As we start to educate ourselves and others around us about such issues, it is important to understand where they might be coming from and recognize that we are all susceptible to being misled at times. Whether we are looking at science, politics, history or anything else, whenever a claim is made, whether it coincides with our beliefs or not, we should to ask ourselves and others, “How do we know what we know?” We are right to question the various things that we are told. We should scrutinize information that we receive, whether it comes from official government sources, media outlets, corporations and other sources that raise conspiratorial claims. What’s in it for the people who make these claims?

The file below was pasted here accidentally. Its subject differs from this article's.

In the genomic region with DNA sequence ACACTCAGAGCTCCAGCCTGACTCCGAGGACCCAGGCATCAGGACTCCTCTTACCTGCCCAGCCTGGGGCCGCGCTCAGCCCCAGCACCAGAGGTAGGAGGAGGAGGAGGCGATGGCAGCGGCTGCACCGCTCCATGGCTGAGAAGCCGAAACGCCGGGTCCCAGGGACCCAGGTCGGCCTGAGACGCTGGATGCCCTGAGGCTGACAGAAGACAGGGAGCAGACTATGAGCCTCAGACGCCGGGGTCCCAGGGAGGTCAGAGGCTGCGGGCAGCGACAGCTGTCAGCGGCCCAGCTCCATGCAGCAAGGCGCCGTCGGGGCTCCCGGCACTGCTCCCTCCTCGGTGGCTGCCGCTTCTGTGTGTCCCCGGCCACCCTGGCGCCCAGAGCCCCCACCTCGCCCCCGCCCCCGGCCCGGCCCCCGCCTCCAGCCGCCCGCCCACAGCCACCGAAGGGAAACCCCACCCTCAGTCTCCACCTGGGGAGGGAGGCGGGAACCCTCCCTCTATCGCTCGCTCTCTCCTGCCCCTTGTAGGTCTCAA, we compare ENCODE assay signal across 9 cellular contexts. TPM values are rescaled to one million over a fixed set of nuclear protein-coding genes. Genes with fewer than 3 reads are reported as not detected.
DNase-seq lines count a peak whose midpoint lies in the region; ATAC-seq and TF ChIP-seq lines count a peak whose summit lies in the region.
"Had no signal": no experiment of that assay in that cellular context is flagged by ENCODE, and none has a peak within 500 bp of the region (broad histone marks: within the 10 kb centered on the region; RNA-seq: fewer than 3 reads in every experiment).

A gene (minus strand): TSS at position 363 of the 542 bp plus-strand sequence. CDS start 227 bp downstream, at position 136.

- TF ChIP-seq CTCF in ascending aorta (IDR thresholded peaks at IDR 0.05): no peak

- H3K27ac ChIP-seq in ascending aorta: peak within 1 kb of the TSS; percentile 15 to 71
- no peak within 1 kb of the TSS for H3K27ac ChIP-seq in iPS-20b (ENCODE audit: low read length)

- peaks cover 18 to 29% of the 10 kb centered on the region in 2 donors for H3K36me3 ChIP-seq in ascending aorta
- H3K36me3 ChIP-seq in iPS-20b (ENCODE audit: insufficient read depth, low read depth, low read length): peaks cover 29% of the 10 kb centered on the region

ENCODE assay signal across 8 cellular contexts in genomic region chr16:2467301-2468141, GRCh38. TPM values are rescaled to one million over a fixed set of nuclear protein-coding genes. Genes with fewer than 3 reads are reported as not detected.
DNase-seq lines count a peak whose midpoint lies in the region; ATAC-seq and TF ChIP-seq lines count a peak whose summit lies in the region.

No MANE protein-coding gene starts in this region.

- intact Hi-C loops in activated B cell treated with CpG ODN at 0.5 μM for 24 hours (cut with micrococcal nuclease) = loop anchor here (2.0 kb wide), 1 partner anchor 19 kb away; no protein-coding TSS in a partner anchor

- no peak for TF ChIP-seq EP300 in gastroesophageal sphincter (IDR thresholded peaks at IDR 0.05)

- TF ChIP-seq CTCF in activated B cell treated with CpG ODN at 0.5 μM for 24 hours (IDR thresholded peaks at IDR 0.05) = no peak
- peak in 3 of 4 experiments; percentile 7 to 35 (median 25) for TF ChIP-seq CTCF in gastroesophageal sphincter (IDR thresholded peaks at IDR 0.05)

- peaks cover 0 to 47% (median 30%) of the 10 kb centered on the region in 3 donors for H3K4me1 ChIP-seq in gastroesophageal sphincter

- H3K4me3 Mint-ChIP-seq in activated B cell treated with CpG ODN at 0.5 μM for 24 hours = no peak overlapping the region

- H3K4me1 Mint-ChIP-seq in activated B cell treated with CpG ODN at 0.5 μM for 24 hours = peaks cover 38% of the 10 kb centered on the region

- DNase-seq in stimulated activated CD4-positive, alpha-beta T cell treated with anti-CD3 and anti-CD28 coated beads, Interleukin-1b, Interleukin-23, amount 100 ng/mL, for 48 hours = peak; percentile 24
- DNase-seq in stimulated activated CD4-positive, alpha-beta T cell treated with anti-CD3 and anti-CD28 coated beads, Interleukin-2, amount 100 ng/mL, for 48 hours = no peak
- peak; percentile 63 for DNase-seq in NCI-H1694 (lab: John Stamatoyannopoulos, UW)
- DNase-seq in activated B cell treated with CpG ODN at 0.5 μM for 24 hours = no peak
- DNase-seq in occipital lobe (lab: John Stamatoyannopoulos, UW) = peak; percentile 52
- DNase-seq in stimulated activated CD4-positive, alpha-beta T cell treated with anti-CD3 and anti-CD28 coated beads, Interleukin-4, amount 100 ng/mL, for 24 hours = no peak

The Real Conspiracy
But there is a massive conspiracy going on right under our noses that predates the coronavirus: How is it possible that a very small number of people are able to take enormous amounts of wealth and live off of the labor of the overwhelming majority of people? The One Percent have done so by convincing many of us that this way of organizing society is essentially normal and natural. They have also convinced many of us that other people among the 99 Percent, whether of different races, nationalities, and so on, are our enemies. This is called capitalism and it is the biggest conspiracy we face.